Principals who want to improve student achievement in their schools usually embark on a series of obvious restructuring strategies: strengthening the curriculum, providing more training for staff and tutoring for students who need help. However, in reforming the school, some important aspects, like the beliefs and attitudes of the administration, teachers and students are overlooked. Good school ...
Chicago Public Schools Chief Executive Officer Arne Duncan, as well as parents and educators at the DuSable High School on Chicagos South Side all are in agreement that there is a need to emphasize a small schools concept as part of the plan to reform the plight of schools. The Chairman of the ISBE, Chairman Ruiz succinctly states that Small schools can provide a more focused and personalized education for students, especially those who can most benefit from such a learning environment. In small schools, parents of students who may be struggling can work more closely with teachers and administrators to design a plan to help that student.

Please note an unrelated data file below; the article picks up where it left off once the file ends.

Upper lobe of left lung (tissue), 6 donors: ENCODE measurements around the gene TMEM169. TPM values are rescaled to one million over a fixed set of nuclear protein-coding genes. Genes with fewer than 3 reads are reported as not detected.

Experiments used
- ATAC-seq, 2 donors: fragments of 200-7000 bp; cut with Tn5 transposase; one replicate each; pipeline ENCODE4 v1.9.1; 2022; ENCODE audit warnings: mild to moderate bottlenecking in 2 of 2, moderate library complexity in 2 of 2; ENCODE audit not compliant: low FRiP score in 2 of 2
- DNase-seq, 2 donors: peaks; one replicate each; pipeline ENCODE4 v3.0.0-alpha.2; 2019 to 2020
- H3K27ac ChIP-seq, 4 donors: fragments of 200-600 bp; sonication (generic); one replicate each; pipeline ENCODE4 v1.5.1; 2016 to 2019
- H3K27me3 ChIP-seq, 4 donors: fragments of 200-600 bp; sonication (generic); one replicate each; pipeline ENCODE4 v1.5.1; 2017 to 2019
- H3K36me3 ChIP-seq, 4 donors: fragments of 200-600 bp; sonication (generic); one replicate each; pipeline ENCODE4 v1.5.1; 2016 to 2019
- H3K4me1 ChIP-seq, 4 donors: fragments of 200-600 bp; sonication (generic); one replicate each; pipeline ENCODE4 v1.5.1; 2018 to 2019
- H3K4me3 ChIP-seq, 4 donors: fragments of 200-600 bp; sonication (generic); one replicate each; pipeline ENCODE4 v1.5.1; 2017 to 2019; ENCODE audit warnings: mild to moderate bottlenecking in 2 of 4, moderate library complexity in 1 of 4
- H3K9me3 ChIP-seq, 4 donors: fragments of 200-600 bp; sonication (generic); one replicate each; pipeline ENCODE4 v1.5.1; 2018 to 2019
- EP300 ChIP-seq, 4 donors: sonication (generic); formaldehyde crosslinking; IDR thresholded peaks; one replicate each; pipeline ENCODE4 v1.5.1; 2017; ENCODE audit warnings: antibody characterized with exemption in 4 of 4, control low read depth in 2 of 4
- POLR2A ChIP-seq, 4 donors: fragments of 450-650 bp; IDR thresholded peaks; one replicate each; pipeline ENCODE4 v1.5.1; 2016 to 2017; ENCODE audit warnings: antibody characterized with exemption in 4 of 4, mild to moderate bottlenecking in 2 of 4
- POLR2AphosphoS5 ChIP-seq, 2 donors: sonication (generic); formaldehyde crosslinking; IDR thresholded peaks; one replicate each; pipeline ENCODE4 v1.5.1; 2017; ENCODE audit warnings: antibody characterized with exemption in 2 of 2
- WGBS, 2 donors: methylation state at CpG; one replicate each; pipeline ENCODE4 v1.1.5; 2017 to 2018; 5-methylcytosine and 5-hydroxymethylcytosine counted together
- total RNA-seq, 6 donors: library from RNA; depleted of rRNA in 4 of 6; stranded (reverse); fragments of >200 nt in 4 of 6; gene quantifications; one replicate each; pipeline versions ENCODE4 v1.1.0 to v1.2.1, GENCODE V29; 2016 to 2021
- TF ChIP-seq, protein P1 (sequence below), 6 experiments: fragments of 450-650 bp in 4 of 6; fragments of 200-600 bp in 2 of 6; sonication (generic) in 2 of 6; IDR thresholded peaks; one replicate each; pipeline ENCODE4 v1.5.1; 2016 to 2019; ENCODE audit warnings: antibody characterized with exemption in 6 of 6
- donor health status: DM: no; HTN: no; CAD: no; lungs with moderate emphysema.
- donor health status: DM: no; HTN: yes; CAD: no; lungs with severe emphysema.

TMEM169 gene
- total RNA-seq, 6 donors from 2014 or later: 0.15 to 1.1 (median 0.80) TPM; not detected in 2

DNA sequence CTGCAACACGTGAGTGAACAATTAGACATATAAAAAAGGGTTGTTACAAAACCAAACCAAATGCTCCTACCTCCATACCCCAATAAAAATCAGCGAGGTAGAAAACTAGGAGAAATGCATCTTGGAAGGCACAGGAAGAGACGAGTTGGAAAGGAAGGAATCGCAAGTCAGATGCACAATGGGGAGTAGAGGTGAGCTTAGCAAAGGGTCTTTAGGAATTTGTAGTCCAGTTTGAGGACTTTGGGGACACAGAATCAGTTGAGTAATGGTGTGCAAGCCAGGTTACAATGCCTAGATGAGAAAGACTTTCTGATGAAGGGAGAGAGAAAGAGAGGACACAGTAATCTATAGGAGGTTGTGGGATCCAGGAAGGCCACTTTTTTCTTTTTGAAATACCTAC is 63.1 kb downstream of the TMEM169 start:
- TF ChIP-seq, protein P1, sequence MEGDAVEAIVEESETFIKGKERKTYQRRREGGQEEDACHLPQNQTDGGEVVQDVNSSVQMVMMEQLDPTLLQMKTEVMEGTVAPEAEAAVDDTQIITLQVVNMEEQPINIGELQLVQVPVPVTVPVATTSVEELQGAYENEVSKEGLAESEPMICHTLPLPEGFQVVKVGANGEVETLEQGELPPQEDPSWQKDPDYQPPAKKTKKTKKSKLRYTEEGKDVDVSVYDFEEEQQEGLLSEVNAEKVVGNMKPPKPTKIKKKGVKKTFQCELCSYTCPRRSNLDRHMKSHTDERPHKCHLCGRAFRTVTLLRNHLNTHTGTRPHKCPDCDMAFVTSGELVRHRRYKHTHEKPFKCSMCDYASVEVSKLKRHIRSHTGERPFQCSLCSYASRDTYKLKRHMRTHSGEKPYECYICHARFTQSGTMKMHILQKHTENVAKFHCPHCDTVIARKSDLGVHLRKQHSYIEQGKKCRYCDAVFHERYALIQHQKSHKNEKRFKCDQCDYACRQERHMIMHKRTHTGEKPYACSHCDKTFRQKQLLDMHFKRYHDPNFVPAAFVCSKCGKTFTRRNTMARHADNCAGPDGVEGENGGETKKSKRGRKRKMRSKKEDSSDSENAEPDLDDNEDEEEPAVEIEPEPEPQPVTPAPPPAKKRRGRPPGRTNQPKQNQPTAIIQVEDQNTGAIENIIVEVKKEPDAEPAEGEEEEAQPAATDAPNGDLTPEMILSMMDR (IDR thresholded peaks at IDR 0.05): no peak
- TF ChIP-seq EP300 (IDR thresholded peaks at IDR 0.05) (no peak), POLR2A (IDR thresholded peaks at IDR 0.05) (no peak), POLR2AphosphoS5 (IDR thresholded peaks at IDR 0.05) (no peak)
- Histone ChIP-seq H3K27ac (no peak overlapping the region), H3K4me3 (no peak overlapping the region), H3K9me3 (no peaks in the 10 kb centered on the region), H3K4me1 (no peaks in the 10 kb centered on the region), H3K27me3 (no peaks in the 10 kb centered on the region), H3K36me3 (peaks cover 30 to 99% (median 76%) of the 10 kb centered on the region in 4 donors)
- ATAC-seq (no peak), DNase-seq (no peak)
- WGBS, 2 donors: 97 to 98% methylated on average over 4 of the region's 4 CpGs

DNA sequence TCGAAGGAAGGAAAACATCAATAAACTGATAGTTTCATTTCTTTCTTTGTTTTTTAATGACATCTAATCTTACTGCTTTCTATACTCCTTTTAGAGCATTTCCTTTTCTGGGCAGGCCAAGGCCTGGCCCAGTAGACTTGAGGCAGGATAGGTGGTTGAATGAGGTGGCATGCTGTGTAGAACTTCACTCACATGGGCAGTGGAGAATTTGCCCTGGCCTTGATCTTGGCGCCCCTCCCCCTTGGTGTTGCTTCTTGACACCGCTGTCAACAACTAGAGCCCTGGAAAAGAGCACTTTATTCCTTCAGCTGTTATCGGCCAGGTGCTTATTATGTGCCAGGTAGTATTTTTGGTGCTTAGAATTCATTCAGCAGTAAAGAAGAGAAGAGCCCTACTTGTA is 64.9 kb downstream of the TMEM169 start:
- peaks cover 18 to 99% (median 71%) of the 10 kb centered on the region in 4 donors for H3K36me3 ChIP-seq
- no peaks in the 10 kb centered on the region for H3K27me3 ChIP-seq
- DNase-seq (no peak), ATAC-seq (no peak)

(Illinois State Board of Education).
Small schools can be free-standing small schools with their own facilities and administration. They are formed like schools within schools and develop within a larger host school. They can also be in the form of a scatterplex where two or more schools at different sites share a principal. There can also be charter schools which are independent public schools operated by parents, community leaders and entrepreneurs. Even the U.S.
Department of Education regard small school structure as complementing the strategies being used in effective student learning. They contend that it is the best way to improve the educational environment. (Terry, 2007).